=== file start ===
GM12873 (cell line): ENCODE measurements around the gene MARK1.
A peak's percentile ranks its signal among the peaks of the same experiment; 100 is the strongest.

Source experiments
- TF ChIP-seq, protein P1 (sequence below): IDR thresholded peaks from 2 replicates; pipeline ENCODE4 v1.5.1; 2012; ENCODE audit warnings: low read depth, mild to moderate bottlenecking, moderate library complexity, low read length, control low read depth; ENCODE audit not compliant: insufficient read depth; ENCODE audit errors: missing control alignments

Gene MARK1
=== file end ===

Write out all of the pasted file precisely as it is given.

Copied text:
GM12873 (cell line): ENCODE measurements around the gene MARK1.
A peak's percentile ranks its signal among the peaks of the same experiment; 100 is the strongest.

Source experiments
- TF ChIP-seq, protein P1 (sequence below): IDR thresholded peaks from 2 replicates; pipeline ENCODE4 v1.5.1; 2012; ENCODE audit warnings: low read depth, mild to moderate bottlenecking, moderate library complexity, low read length, control low read depth; ENCODE audit not compliant: insufficient read depth; ENCODE audit errors: missing control alignments

Gene MARK1